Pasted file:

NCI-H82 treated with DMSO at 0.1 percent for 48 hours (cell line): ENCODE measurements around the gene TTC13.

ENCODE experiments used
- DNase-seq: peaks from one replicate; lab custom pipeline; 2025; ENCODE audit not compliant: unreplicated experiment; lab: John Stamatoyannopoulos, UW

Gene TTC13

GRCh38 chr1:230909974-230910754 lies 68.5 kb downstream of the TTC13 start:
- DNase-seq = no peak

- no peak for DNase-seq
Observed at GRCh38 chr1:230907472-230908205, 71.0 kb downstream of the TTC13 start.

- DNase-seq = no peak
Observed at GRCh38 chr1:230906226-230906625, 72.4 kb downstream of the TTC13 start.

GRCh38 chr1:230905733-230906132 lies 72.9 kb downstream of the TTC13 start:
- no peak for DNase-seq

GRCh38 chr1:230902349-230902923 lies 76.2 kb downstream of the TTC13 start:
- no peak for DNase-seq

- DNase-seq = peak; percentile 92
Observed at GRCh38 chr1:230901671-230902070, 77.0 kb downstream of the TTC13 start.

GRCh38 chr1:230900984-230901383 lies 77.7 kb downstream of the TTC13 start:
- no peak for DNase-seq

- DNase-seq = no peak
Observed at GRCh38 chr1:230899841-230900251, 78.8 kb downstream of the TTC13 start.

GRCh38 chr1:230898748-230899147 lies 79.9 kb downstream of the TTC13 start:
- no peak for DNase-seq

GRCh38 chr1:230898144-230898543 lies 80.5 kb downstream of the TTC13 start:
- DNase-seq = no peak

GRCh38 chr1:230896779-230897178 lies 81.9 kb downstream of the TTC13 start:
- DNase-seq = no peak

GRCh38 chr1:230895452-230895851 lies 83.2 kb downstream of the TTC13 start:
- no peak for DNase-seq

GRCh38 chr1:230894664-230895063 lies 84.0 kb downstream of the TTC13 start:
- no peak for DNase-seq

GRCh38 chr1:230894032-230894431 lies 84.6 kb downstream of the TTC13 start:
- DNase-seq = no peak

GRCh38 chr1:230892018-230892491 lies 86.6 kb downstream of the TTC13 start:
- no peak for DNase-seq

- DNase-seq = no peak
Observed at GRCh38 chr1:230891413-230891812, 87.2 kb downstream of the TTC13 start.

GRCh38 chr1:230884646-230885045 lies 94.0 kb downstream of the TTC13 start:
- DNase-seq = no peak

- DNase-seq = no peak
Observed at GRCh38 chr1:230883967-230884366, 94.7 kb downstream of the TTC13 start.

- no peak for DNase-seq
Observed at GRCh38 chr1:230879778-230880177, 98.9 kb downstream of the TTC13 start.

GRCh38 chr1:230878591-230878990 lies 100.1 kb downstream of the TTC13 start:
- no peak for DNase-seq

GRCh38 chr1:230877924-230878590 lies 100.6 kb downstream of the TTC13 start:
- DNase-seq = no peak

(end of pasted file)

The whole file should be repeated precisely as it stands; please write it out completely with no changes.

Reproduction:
NCI-H82 treated with DMSO at 0.1 percent for 48 hours (cell line): ENCODE measurements around the gene TTC13.

ENCODE experiments used
- DNase-seq: peaks from one replicate; lab custom pipeline; 2025; ENCODE audit not compliant: unreplicated experiment; lab: John Stamatoyannopoulos, UW

Gene TTC13

GRCh38 chr1:230909974-230910754 lies 68.5 kb downstream of the TTC13 start:
- DNase-seq = no peak

- no peak for DNase-seq
Observed at GRCh38 chr1:230907472-230908205, 71.0 kb downstream of the TTC13 start.

- DNase-seq = no peak
Observed at GRCh38 chr1:230906226-230906625, 72.4 kb downstream of the TTC13 start.

GRCh38 chr1:230905733-230906132 lies 72.9 kb downstream of the TTC13 start:
- no peak for DNase-seq

GRCh38 chr1:230902349-230902923 lies 76.2 kb downstream of the TTC13 start:
- no peak for DNase-seq

- DNase-seq = peak; percentile 92
Observed at GRCh38 chr1:230901671-230902070, 77.0 kb downstream of the TTC13 start.

GRCh38 chr1:230900984-230901383 lies 77.7 kb downstream of the TTC13 start:
- no peak for DNase-seq

- DNase-seq = no peak
Observed at GRCh38 chr1:230899841-230900251, 78.8 kb downstream of the TTC13 start.

GRCh38 chr1:230898748-230899147 lies 79.9 kb downstream of the TTC13 start:
- no peak for DNase-seq

GRCh38 chr1:230898144-230898543 lies 80.5 kb downstream of the TTC13 start:
- DNase-seq = no peak

GRCh38 chr1:230896779-230897178 lies 81.9 kb downstream of the TTC13 start:
- DNase-seq = no peak

GRCh38 chr1:230895452-230895851 lies 83.2 kb downstream of the TTC13 start:
- no peak for DNase-seq

GRCh38 chr1:230894664-230895063 lies 84.0 kb downstream of the TTC13 start:
- no peak for DNase-seq

GRCh38 chr1:230894032-230894431 lies 84.6 kb downstream of the TTC13 start:
- DNase-seq = no peak

GRCh38 chr1:230892018-230892491 lies 86.6 kb downstream of the TTC13 start:
- no peak for DNase-seq

- DNase-seq = no peak
Observed at GRCh38 chr1:230891413-230891812, 87.2 kb downstream of the TTC13 start.

GRCh38 chr1:230884646-230885045 lies 94.0 kb downstream of the TTC13 start:
- DNase-seq = no peak

- DNase-seq = no peak
Observed at GRCh38 chr1:230883967-230884366, 94.7 kb downstream of the TTC13 start.

- no peak for DNase-seq
Observed at GRCh38 chr1:230879778-230880177, 98.9 kb downstream of the TTC13 start.

GRCh38 chr1:230878591-230878990 lies 100.1 kb downstream of the TTC13 start:
- no peak for DNase-seq

GRCh38 chr1:230877924-230878590 lies 100.6 kb downstream of the TTC13 start:
- DNase-seq = no peak